Losing teams have hope
A glance at this week's Associated Press Top 25 reveals the following four nuggets: No. 6: Texas A&M No. 16: Air Force No. 19: Clemson No. 20: Washington State No. 24: Virginia Tech The point? Those are five reasons why fans of the Gophers sh...
A glance at this week's Associated Press Top 25 reveals the following four nuggets:
No. 6: Texas A&M
No. 16: Air Force
No. 19: Clemson
No. 20: Washington State
No. 24: Virginia Tech
The point? Those are five reasons why fans of the Gophers shouldn't completely give up long-term hope in the program. Because despite the current five-game losing streak and the team's inability to score, the five currently ranked programs are examples of how programs can be turned around.
Winning immediately is still difficult, but winning in three or four seasons can be accomplished. Consider:
In 2003 - four seasons ago - Washington State went 7-20 overall and 2-16 in the Pac-10. In that same season, Virginia Tech went 11-18 overall and 4-12 in the Big East. And Air Force was 12-16 overall and 3-11 in the Mountain West.
Three seasons ago, Texas A&M lost all 16 of its Big 12 games and went 7-21 overall. At the same time, Clemson was only 10-18 in 2004 with a 3-13 record in ACC play.
With the exception, perhaps, of Texas A&M, none of the programs has made the leap into the Top 25 by landing a lot of incredible recruits. Instead, they've improved by recruiting good players and developing them.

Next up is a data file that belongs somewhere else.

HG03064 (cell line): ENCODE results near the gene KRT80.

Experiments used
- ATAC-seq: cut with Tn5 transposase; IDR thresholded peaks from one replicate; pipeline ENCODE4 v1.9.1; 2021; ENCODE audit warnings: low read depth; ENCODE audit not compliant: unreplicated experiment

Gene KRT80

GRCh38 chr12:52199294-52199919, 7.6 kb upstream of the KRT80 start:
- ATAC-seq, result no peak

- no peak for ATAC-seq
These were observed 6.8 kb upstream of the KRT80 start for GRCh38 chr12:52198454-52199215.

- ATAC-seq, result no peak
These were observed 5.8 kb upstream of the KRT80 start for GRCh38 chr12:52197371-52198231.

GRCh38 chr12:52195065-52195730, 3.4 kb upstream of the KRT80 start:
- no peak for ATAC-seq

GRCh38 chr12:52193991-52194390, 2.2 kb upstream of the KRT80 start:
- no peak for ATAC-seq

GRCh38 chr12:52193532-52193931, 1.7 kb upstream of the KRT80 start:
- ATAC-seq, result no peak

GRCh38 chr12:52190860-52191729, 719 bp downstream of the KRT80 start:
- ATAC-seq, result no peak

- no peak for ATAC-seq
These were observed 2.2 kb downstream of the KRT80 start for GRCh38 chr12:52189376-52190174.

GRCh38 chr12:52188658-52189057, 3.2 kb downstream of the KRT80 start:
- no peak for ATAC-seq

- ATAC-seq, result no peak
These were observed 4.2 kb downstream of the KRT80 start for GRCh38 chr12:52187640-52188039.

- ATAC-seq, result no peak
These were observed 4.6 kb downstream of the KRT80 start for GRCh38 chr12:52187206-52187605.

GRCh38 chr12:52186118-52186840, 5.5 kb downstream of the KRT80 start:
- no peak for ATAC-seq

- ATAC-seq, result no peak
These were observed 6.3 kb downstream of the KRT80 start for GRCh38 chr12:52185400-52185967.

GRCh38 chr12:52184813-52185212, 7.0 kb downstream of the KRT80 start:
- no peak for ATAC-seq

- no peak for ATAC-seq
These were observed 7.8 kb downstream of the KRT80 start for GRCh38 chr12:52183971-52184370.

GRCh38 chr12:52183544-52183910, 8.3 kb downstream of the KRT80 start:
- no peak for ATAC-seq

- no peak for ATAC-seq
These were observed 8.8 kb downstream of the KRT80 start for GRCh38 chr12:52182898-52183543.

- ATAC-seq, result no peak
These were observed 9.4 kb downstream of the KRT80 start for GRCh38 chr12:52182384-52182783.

They've also improved by playing very good defense. Texas A&M (second), Air Force (sixth) and Washington State (18th) all rank in the top 20 nationally in scoring defense. Virginia Tech is 38th and Clemson 58th.
Basketball programs can be turned around more quickly than football programs - and that gives the Gophers hope.
Michigan's 71-58 loss at Wisconsin on Wednesday night wasn't a surprise, but the Wolverines' 19 turnovers were cause for concern.
So, even though Michigan is 16-5 overall and 4-2 in the Big Ten, Tommy Amaker's team has a lot of work to do.
Saturday's game at Indiana begins an important stretch that includes games vs. Iowa, at Ohio State, vs. the Gophers and at Michigan State. Winning one of those three road games would be a big help to Michigan's NCAA hopes.
Reality or just talk?
Watch the Texas Longhorns for five minutes and it's hard to keep from being captivated by the play of freshman Kevin Durant.
With Durant scoring 23.9 points and grabbing 11.1 rebounds per game, he's drawn some comparison to Carmelo Anthony. It was four seasons ago when Anthony led Syracuse to a national championship in his only season of college basketball.
Texas coach Rick Barnes doesn't want to hear that kind of talk.
"We're not a Fab Five or Syracuse remake until we start guarding someone," Barnes told the Dallas Morning News. "We've lost games where we scored 100 points twice this season. That's unacceptable. We've got to defend or we won't be anything but a team that comes close."
Stephen Sir, the Northern Arizona guard who played at Cretin-Derham Hall, has always been a excellent outside shooter. But since Jan. 1, he has been vinyl-car-seat-in-July hot.
In seven games in 2007, Sir has made 36 three-pointers with 66.7 percent accuracy. To put that into perspective, that's as many as the Gophers as a team have made in their past eight games.
This and that
-How many other high-major coaches other than Tennessee's Bruce Pearl would paint their chest in school colors and hang in the student section for a women's game? That's why Pearl is so refreshing compared with the growing number of paranoid, control-freak college basketball coaches.